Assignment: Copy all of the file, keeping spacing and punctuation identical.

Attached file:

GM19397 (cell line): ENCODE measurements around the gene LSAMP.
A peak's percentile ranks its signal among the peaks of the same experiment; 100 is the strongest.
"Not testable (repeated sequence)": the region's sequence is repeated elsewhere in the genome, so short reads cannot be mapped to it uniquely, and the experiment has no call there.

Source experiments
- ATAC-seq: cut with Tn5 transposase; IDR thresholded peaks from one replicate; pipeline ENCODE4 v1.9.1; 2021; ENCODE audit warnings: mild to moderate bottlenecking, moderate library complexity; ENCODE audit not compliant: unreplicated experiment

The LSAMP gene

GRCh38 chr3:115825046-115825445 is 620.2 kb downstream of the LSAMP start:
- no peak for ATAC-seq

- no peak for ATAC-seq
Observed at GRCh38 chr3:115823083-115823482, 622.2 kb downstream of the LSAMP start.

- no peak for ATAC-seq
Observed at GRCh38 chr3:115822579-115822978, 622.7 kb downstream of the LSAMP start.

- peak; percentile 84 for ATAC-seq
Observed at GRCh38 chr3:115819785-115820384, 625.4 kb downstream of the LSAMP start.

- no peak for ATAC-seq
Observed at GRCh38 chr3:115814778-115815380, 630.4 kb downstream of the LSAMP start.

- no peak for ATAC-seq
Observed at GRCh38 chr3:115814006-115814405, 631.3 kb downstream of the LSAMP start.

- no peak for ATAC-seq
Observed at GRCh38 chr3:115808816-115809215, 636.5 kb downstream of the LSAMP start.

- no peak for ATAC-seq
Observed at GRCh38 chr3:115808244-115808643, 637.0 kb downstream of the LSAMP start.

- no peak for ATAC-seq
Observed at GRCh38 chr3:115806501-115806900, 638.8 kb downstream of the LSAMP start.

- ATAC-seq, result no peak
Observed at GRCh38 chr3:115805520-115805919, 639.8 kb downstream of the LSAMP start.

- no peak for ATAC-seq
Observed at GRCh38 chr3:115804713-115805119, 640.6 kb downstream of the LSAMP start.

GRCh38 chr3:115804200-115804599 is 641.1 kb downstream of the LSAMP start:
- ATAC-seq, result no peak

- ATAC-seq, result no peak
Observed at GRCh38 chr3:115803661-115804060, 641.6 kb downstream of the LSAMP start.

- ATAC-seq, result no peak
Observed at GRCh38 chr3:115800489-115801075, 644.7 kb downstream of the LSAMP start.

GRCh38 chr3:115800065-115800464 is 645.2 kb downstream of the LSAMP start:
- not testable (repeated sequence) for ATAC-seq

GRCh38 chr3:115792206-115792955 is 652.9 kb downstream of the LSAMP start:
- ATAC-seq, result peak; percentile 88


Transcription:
GM19397 (cell line): ENCODE measurements around the gene LSAMP.
A peak's percentile ranks its signal among the peaks of the same experiment; 100 is the strongest.
"Not testable (repeated sequence)": the region's sequence is repeated elsewhere in the genome, so short reads cannot be mapped to it uniquely, and the experiment has no call there.

Source experiments
- ATAC-seq: cut with Tn5 transposase; IDR thresholded peaks from one replicate; pipeline ENCODE4 v1.9.1; 2021; ENCODE audit warnings: mild to moderate bottlenecking, moderate library complexity; ENCODE audit not compliant: unreplicated experiment

The LSAMP gene

GRCh38 chr3:115825046-115825445 is 620.2 kb downstream of the LSAMP start:
- no peak for ATAC-seq

- no peak for ATAC-seq
Observed at GRCh38 chr3:115823083-115823482, 622.2 kb downstream of the LSAMP start.

- no peak for ATAC-seq
Observed at GRCh38 chr3:115822579-115822978, 622.7 kb downstream of the LSAMP start.

- peak; percentile 84 for ATAC-seq
Observed at GRCh38 chr3:115819785-115820384, 625.4 kb downstream of the LSAMP start.

- no peak for ATAC-seq
Observed at GRCh38 chr3:115814778-115815380, 630.4 kb downstream of the LSAMP start.

- no peak for ATAC-seq
Observed at GRCh38 chr3:115814006-115814405, 631.3 kb downstream of the LSAMP start.

- no peak for ATAC-seq
Observed at GRCh38 chr3:115808816-115809215, 636.5 kb downstream of the LSAMP start.

- no peak for ATAC-seq
Observed at GRCh38 chr3:115808244-115808643, 637.0 kb downstream of the LSAMP start.

- no peak for ATAC-seq
Observed at GRCh38 chr3:115806501-115806900, 638.8 kb downstream of the LSAMP start.

- ATAC-seq, result no peak
Observed at GRCh38 chr3:115805520-115805919, 639.8 kb downstream of the LSAMP start.

- no peak for ATAC-seq
Observed at GRCh38 chr3:115804713-115805119, 640.6 kb downstream of the LSAMP start.

GRCh38 chr3:115804200-115804599 is 641.1 kb downstream of the LSAMP start:
- ATAC-seq, result no peak

- ATAC-seq, result no peak
Observed at GRCh38 chr3:115803661-115804060, 641.6 kb downstream of the LSAMP start.

- ATAC-seq, result no peak
Observed at GRCh38 chr3:115800489-115801075, 644.7 kb downstream of the LSAMP start.

GRCh38 chr3:115800065-115800464 is 645.2 kb downstream of the LSAMP start:
- not testable (repeated sequence) for ATAC-seq

GRCh38 chr3:115792206-115792955 is 652.9 kb downstream of the LSAMP start:
- ATAC-seq, result peak; percentile 88